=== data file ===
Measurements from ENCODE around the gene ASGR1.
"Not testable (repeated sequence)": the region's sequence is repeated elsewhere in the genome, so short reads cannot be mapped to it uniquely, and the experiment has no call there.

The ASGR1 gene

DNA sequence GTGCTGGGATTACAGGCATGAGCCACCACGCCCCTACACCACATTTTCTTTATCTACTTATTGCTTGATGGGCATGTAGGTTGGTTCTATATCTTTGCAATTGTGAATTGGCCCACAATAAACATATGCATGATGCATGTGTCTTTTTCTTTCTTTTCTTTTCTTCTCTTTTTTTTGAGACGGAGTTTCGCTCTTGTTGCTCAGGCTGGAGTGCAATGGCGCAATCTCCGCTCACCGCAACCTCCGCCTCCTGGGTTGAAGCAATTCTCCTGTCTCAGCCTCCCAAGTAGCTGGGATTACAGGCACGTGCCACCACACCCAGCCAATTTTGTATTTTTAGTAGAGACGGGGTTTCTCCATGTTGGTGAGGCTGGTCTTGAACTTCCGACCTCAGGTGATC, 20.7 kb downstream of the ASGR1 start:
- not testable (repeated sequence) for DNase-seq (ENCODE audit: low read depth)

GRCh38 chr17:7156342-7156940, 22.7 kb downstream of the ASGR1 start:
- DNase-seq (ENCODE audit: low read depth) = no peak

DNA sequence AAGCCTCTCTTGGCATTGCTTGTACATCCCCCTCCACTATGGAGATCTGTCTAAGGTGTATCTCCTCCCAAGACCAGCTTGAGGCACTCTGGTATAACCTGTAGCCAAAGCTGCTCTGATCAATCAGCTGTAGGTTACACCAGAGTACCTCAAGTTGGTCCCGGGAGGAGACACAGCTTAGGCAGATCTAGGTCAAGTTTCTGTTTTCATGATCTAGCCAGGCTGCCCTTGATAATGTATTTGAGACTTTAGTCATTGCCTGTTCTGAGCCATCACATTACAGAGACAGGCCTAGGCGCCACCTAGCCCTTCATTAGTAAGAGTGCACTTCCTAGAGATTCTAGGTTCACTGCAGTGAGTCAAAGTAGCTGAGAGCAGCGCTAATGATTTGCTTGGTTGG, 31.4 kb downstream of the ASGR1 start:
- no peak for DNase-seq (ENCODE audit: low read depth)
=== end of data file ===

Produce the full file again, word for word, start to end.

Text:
Measurements from ENCODE around the gene ASGR1.
"Not testable (repeated sequence)": the region's sequence is repeated elsewhere in the genome, so short reads cannot be mapped to it uniquely, and the experiment has no call there.

The ASGR1 gene

DNA sequence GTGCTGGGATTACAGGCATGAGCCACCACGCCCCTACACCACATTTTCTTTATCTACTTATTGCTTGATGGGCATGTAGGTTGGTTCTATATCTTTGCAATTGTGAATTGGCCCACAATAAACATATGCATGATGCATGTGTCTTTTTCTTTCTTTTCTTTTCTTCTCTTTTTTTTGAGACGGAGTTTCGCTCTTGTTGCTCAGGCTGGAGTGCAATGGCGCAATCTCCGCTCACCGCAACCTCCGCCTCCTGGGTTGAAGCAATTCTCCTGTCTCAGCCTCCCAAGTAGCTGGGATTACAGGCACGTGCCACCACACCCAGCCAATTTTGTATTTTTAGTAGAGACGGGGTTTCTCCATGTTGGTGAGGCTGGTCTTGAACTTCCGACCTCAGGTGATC, 20.7 kb downstream of the ASGR1 start:
- not testable (repeated sequence) for DNase-seq (ENCODE audit: low read depth)

GRCh38 chr17:7156342-7156940, 22.7 kb downstream of the ASGR1 start:
- DNase-seq (ENCODE audit: low read depth) = no peak

DNA sequence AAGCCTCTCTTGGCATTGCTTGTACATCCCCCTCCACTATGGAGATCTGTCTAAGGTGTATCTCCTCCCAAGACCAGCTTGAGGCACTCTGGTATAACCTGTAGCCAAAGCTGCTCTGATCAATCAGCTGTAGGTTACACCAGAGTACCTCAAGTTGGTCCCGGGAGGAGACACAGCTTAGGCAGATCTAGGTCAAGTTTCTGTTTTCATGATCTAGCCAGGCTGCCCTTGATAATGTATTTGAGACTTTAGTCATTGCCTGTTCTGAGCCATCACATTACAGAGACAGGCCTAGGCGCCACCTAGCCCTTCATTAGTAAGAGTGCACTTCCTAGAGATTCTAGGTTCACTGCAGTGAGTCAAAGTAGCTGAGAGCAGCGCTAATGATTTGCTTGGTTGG, 31.4 kb downstream of the ASGR1 start:
- no peak for DNase-seq (ENCODE audit: low read depth)